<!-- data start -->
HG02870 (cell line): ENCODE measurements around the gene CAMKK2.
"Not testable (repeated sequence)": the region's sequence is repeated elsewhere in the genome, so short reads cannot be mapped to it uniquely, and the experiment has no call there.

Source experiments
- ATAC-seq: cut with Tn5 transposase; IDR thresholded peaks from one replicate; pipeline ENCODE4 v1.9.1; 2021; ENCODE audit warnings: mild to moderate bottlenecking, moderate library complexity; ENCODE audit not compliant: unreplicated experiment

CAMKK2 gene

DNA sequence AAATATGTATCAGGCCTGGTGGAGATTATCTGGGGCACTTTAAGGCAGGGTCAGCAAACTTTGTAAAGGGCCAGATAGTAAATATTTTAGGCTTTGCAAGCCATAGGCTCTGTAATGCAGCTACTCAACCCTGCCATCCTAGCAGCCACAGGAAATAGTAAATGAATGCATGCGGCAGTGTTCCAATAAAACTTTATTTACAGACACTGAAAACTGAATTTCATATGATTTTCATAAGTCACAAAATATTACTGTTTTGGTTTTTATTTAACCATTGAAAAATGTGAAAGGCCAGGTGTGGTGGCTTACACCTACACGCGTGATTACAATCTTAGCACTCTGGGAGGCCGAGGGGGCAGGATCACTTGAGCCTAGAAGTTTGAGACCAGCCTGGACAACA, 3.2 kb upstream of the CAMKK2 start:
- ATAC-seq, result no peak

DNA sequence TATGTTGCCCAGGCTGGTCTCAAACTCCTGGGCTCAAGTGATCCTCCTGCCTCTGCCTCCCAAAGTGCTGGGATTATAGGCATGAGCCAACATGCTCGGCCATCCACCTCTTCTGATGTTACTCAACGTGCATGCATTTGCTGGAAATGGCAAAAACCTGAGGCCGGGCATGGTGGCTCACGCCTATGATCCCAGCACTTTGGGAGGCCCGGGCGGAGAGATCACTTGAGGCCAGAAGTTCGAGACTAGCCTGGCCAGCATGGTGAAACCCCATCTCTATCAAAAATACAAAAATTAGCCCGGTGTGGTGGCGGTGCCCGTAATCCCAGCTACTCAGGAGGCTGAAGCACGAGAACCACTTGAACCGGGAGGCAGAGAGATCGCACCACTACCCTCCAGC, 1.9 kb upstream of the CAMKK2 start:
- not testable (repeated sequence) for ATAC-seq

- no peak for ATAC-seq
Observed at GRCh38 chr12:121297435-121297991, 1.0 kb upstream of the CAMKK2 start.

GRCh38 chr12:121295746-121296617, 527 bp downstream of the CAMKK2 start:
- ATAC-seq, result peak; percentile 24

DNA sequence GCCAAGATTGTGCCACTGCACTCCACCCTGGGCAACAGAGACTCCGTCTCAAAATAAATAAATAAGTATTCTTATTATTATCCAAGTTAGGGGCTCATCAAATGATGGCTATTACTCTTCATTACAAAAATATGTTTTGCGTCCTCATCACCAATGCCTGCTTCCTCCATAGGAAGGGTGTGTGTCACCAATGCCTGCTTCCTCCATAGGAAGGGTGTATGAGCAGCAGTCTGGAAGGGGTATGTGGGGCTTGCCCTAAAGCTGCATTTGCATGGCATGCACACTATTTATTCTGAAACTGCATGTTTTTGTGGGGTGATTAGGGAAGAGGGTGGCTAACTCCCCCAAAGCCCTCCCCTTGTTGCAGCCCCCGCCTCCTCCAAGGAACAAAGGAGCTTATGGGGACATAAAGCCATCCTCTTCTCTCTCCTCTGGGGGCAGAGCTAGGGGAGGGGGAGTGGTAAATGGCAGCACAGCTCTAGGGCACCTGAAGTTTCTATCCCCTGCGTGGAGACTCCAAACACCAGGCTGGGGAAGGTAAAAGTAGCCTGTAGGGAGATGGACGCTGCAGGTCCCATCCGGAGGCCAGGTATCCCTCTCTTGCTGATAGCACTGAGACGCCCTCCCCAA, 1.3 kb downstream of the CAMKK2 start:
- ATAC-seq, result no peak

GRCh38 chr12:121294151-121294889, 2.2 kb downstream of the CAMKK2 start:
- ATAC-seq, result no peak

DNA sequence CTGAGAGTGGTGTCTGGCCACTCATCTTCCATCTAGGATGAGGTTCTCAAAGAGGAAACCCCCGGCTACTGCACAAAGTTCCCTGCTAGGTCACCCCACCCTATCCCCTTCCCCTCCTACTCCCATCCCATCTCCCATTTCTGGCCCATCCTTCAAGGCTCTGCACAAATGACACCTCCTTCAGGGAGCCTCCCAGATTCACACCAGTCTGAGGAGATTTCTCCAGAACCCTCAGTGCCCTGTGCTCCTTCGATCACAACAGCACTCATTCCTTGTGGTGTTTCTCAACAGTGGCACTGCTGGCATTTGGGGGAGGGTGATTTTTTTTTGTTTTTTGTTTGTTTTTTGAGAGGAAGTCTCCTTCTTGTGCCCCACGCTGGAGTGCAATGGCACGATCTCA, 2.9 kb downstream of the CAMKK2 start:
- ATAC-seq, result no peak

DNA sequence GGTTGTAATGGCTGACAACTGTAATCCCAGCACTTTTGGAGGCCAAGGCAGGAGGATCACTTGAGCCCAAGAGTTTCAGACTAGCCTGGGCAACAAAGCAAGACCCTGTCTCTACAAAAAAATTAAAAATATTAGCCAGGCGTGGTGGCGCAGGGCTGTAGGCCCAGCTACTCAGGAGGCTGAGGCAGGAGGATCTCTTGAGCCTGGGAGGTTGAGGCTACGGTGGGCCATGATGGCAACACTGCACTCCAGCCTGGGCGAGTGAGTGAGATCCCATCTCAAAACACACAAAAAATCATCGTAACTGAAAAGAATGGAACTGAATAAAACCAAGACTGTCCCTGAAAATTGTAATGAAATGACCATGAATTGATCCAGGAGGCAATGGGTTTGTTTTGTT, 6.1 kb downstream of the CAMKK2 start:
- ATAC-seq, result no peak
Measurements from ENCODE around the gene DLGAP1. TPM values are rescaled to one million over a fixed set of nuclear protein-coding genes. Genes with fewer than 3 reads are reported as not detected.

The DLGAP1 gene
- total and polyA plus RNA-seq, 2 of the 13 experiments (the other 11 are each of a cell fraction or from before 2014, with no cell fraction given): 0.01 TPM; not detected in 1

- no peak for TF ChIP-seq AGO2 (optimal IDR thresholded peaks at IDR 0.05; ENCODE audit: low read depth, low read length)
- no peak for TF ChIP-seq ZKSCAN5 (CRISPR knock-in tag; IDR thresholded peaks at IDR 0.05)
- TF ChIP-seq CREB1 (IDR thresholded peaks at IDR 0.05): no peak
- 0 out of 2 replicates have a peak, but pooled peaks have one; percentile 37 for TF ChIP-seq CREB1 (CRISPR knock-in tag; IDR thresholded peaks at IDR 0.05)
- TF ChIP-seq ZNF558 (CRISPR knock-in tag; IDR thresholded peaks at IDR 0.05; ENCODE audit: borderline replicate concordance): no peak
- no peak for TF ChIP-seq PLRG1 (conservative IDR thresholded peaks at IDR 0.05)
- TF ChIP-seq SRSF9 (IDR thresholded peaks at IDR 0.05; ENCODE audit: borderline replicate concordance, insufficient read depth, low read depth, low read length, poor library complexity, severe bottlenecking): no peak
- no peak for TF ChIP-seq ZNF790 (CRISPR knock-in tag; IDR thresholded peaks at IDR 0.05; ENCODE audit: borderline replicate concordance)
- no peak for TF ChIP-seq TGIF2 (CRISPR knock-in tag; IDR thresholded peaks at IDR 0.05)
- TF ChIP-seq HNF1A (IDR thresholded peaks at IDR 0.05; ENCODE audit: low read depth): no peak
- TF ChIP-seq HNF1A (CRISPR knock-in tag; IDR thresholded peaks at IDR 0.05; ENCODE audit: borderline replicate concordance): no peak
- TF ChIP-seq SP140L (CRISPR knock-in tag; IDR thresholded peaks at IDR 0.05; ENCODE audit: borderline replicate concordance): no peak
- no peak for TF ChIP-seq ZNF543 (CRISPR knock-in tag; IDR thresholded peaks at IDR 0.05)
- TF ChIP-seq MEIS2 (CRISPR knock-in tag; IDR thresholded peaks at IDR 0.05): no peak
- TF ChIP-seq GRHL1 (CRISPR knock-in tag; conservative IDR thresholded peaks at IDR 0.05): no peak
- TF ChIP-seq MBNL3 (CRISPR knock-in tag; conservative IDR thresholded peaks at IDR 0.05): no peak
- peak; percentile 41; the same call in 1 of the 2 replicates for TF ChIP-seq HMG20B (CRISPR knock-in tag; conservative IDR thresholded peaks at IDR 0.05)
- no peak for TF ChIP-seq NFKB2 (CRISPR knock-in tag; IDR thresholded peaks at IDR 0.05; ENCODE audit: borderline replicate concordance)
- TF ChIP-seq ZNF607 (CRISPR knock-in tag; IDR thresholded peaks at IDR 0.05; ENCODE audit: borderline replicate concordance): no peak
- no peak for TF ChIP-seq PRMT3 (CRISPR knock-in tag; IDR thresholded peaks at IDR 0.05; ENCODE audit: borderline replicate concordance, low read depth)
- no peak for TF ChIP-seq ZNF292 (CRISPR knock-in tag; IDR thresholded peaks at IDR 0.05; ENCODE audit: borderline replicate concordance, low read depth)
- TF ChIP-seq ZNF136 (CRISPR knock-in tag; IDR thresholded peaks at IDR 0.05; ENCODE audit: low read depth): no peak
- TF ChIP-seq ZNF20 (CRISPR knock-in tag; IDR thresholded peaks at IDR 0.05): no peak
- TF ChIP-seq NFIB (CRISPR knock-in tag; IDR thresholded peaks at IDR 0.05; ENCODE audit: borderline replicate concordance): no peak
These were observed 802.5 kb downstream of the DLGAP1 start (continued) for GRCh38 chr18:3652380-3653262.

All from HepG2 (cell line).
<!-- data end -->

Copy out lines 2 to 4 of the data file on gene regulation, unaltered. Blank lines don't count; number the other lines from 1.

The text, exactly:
"Not testable (repeated sequence)": the region's sequence is repeated elsewhere in the genome, so short reads cannot be mapped to it uniquely, and the experiment has no call there.

Source experiments
- ATAC-seq: cut with Tn5 transposase; IDR thresholded peaks from one replicate; pipeline ENCODE4 v1.9.1; 2021; ENCODE audit warnings: mild to moderate bottlenecking, moderate library complexity; ENCODE audit not compliant: unreplicated experiment